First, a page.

Jean Népo Nshimyumuremyi, 25, got physical disability due to meningitis he suffered when he was two years old, subsequently losing abilities to walk. Born in Mukama Sector but currently living in the neighbouring Gatunda Sector in Nyagatare District of the Eastern Rwanda, Nshimyumuremyi hadn’t gone to school until the age of 12 years when an Italian benevolent took him to Gatagara, a centre for persons with disabilities, in Southern Rwanda where he started studying in primary one in 2006.
Unfortunately, financial constraints forced him to drop out. “I dropped out of school in 2016 when I was in senior five because my sponsor went back to live in Italy. The Italian had misunderstanding with my family because my family was not giving me school materials while he was paying my school fees and boarding facilities,” he told The Bridge Magazine from Mukama Sector Office last week.
Speaking from his wheelchair, Nshimyumuremyi pleaded for support to take him back to school to complete his secondary school education or at least support him with a decent residence with proper facilities like a toilet to accommodate his disability.
“At Gatagara school, the school fees was at Rwf72,000 per each of the three terms of the year and all expenses for my education roughly goes around Rwf100,000 per term. I live alone because I have no parents and my siblings rejected me. I tried to construct my house with money I made from selling telephone’s airtime but the house is incomplete and I have to live in it the way it is for lacking an alternative,” he says, shedding tears.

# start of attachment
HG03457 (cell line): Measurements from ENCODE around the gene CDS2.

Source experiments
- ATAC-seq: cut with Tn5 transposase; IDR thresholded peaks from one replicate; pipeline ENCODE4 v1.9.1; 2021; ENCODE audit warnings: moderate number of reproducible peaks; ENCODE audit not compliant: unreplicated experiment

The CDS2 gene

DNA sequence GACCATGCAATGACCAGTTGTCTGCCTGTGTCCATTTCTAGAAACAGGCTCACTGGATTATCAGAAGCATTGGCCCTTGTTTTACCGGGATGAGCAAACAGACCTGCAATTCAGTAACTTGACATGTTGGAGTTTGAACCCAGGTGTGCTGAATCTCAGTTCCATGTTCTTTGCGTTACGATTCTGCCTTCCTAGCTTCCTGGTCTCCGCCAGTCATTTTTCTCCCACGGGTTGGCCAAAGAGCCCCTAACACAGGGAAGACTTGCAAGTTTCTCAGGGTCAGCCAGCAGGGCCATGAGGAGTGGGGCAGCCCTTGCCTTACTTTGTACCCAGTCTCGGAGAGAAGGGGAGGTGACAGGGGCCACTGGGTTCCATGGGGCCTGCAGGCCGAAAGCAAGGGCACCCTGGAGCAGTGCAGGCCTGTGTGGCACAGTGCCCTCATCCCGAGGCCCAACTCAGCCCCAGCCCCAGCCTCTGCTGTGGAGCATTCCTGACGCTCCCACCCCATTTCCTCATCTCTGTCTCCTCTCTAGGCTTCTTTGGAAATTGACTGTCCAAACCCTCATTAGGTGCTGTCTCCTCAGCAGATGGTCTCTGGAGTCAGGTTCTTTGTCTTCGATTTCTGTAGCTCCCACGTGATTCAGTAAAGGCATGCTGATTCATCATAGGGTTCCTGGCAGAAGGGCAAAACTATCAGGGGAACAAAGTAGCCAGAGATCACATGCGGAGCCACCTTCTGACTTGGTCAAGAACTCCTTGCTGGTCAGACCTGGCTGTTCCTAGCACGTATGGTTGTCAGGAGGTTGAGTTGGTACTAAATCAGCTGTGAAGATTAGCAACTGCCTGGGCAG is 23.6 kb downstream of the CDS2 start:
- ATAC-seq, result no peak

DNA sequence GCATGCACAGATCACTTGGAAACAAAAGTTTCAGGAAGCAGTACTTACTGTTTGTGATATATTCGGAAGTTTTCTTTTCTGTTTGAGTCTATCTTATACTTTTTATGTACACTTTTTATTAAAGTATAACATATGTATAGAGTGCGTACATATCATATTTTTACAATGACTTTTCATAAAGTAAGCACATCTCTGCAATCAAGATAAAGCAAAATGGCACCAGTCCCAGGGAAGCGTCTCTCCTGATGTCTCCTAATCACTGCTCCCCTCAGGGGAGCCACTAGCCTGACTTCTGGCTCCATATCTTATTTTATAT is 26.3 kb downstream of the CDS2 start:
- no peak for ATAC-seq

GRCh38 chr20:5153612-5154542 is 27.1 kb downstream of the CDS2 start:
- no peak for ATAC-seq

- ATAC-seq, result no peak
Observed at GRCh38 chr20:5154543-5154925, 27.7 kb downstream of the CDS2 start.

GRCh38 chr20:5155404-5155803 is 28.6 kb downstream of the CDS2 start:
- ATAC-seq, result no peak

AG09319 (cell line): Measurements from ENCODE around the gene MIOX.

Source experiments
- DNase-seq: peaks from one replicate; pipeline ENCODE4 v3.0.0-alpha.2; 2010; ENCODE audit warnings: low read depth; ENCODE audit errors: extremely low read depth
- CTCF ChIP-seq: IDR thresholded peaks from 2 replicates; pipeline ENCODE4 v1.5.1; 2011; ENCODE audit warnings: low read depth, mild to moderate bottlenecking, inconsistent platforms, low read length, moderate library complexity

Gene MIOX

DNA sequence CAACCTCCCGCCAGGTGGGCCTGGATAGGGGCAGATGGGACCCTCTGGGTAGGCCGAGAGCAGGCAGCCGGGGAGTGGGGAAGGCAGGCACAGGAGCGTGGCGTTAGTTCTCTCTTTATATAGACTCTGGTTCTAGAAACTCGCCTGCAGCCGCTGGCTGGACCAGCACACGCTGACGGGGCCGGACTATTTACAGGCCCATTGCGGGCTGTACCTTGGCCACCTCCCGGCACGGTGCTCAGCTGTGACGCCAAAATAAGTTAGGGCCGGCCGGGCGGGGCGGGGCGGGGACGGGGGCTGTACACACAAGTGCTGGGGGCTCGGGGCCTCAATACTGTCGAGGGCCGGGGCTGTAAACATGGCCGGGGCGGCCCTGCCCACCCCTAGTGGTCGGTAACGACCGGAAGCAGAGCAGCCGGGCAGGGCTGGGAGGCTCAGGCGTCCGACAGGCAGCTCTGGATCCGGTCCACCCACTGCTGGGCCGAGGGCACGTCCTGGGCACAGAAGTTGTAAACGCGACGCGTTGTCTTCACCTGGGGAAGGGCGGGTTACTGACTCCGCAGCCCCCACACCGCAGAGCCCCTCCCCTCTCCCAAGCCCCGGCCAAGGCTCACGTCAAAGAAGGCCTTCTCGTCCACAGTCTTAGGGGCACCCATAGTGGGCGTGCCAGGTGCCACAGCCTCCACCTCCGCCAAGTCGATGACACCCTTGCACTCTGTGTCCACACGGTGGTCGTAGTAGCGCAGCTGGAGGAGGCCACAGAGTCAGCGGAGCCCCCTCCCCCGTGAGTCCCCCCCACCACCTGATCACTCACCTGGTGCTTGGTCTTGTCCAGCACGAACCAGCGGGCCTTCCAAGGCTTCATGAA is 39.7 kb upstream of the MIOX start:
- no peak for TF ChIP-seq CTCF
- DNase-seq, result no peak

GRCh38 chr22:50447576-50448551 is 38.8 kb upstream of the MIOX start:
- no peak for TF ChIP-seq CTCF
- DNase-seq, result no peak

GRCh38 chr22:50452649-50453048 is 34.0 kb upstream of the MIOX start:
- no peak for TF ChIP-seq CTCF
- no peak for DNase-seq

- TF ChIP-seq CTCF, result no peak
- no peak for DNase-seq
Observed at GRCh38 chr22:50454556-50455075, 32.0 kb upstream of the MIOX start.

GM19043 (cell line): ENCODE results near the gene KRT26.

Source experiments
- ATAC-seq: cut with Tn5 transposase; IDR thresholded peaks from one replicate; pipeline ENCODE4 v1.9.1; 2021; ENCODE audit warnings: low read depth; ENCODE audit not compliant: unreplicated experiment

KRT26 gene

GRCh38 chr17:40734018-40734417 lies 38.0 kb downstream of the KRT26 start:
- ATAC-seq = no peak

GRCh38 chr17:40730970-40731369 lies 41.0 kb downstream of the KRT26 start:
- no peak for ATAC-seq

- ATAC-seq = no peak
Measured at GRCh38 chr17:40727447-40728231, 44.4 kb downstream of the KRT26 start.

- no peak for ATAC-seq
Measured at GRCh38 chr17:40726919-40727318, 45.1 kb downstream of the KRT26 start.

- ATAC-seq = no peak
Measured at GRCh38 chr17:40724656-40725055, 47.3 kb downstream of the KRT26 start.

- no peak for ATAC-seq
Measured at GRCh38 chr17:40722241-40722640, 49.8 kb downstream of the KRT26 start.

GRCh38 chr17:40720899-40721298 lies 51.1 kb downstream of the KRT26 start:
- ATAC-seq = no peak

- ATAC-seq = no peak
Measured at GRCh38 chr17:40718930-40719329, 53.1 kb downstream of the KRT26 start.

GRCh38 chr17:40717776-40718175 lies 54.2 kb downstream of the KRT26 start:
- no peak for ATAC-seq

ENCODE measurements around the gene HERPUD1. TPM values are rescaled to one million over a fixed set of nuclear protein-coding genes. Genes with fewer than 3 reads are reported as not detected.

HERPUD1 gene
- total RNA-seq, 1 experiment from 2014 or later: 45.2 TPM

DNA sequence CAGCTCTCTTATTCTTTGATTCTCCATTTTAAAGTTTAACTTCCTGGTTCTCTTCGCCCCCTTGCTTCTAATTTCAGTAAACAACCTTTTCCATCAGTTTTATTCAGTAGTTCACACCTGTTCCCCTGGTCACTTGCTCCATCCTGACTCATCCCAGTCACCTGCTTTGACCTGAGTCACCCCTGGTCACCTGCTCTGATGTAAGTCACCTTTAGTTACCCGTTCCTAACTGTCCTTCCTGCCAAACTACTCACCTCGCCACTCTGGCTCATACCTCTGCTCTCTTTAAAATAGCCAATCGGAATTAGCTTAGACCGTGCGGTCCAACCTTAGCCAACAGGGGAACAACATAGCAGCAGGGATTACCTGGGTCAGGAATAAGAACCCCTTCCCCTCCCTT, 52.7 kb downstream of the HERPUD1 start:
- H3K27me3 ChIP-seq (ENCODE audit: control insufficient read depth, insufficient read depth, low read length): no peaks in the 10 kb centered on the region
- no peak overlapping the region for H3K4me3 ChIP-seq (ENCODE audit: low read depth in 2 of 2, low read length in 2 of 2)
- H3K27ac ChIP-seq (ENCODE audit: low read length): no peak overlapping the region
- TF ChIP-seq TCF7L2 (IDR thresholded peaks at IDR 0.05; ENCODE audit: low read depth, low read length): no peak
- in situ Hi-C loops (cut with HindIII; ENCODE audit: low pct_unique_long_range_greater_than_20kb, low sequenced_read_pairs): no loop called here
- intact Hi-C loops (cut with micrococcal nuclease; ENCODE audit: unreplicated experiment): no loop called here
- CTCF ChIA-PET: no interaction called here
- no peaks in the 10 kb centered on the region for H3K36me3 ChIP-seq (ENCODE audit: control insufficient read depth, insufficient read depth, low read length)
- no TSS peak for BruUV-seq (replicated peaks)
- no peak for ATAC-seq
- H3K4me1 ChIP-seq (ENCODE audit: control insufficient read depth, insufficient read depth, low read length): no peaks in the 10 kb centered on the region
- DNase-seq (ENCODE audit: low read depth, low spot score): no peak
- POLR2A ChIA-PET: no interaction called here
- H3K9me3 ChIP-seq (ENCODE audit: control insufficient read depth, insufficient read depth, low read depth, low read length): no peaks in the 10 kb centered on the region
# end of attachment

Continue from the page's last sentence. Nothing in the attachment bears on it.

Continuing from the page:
Some parents of children who have disabilities in Mukama Sector also expressed similar concerns, saying that their children’s education is not catered for in their area because the only one school in their district considers visual and hearing impairments only. They said it is even very expensive to keep a child in that school which requires the school fees of Rwf80,000 per term.
Paulin Ntirenganya, Executive Secretary of Mukama Sector, agrees with the complainants and said the advocacy is underway to establish a second school for special needs in Nyagatare District. “There is hope for improvements in services offered to persons with disabilities in the future. We offered 29 wheelchairs to some of them last month and more support will be coming over time to cater for all 503 people with various categories of disabilities in this sector,” said the official.